Wednesday, 24 February 2010

"Stunning" is in the eye of the beholder!

Last Sunday I was invited out for lunch and the choice of where we went was up to me. As it was such a beautiful day we were going to make the most of it - a nice drive, stop for some pics, have lunch, drive some more, take more pics - at a nice leisurely pace. For lunch I fancied a hearty bowl of soup, nice sandwich and some home baking. I had a vision in my head of where I wanted it from - a nice tearoom, somewhere nice - homely, warm, picturesque and in nice surroundings - you get the picture? ("Nice" being very important!)

I searched the web for some guidance in the Stirlingshire area and I found The Tea Room, on the Visit Scotland website, which was also recommended here. A lovely little tea room with "stunning" views of Stirling Castle and the Wallace Monument - that'll do for me!

So off we went taking in some beautiful scenery

stopping to take some pics

and to feed some coos.

Having no idea where this place was we made enquiries at the Tourist Information Office in Stirling. We followed their directions as best we could and ended up in an industrial estate! Then an area full of car dealerships and eventually had to telephone the folk at The Tea Room for directions, which strangely, led us into a small housing estate and to the "stunning" views of the castle.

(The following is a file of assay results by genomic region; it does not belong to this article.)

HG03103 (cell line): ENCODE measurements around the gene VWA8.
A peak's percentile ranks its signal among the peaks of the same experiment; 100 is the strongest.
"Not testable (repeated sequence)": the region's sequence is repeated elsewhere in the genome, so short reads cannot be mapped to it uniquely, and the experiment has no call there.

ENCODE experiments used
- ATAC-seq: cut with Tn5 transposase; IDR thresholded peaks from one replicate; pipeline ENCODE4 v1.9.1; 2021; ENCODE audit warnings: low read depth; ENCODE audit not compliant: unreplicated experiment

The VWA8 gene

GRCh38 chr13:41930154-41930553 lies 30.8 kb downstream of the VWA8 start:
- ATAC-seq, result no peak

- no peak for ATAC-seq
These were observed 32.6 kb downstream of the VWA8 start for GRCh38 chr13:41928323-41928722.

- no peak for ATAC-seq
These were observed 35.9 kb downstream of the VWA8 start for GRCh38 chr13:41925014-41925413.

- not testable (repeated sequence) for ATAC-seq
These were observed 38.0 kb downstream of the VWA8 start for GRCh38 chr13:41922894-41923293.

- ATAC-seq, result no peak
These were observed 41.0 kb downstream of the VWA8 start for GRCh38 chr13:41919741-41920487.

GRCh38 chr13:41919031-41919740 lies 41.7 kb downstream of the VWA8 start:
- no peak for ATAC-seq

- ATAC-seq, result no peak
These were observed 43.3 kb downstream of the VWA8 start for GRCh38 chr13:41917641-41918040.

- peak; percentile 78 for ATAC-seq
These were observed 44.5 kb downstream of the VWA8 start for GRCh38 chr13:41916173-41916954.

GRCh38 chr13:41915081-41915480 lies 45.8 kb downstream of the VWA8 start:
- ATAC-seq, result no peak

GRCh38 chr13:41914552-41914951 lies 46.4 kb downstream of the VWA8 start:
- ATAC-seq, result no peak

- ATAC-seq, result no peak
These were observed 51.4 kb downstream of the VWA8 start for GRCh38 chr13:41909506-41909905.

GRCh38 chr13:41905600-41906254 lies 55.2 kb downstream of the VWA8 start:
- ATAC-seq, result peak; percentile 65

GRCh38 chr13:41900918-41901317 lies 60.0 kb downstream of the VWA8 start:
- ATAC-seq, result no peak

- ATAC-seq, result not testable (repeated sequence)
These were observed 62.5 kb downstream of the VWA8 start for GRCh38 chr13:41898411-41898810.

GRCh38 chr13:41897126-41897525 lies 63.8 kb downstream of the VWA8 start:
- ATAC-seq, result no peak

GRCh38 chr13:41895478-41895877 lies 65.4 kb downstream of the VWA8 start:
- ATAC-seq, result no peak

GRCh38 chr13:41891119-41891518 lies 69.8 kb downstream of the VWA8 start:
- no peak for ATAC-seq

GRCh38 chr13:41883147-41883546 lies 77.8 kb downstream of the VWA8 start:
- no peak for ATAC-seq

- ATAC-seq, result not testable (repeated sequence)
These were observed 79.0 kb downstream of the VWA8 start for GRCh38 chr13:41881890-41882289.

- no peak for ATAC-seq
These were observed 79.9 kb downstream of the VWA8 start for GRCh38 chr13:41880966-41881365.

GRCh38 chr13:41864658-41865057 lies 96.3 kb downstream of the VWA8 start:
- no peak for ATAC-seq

Oh, and did we forget to mention the "stunning" views of the castle are shared with views of the most grotesque cement factory or some such?!

Is it me or was I right to be rendered almost speechless!?

Feeling just a bit misled and let down - lunch was cancelled! We turned on our heels and left - disgusted! Instead we headed for the Wallace Monument, climbed all 246 steps to the top, took in the views of the Castle and beyond -

shared the space with a group of very excited and very loud Italian students,

the Ochil Hills

Oh, and "stunning" views of the cement works! (I think the houses to the left of it are part of the housing estate in which The Tearoom is located - very odd!)

A lovely day out nonetheless!

Sunday, 14 February 2010

Harris road trip with FiELDy - 6

After a very interesting day we passed the tranquil and idyllic setting of Luskentyre Cemetry and finally made it to the gem that is Luskentyre Beach - and what a treat it was! White sand, clear aqua coloured water, stunning scenery, dry and sunny with evidence of no more than around six people - and a couple of dogs - such bliss! I had heard of this beach; I had seen photographs of it but to actually be there experiencing it was just the best feeling ever - Wow!